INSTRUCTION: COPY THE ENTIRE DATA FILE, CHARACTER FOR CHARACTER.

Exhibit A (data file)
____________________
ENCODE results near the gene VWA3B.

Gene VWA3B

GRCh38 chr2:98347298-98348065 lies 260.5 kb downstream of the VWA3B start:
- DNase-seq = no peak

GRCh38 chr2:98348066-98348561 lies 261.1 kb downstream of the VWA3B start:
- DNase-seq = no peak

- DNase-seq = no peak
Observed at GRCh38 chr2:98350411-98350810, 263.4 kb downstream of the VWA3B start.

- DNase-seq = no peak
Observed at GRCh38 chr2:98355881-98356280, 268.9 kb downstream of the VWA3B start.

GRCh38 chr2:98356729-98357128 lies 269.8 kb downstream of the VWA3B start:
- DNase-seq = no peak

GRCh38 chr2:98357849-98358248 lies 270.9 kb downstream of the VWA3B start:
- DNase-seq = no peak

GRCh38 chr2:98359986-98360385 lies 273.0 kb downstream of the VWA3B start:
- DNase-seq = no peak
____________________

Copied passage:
ENCODE results near the gene VWA3B.

Gene VWA3B

GRCh38 chr2:98347298-98348065 lies 260.5 kb downstream of the VWA3B start:
- DNase-seq = no peak

GRCh38 chr2:98348066-98348561 lies 261.1 kb downstream of the VWA3B start:
- DNase-seq = no peak

- DNase-seq = no peak
Observed at GRCh38 chr2:98350411-98350810, 263.4 kb downstream of the VWA3B start.

- DNase-seq = no peak
Observed at GRCh38 chr2:98355881-98356280, 268.9 kb downstream of the VWA3B start.

GRCh38 chr2:98356729-98357128 lies 269.8 kb downstream of the VWA3B start:
- DNase-seq = no peak

GRCh38 chr2:98357849-98358248 lies 270.9 kb downstream of the VWA3B start:
- DNase-seq = no peak

GRCh38 chr2:98359986-98360385 lies 273.0 kb downstream of the VWA3B start:
- DNase-seq = no peak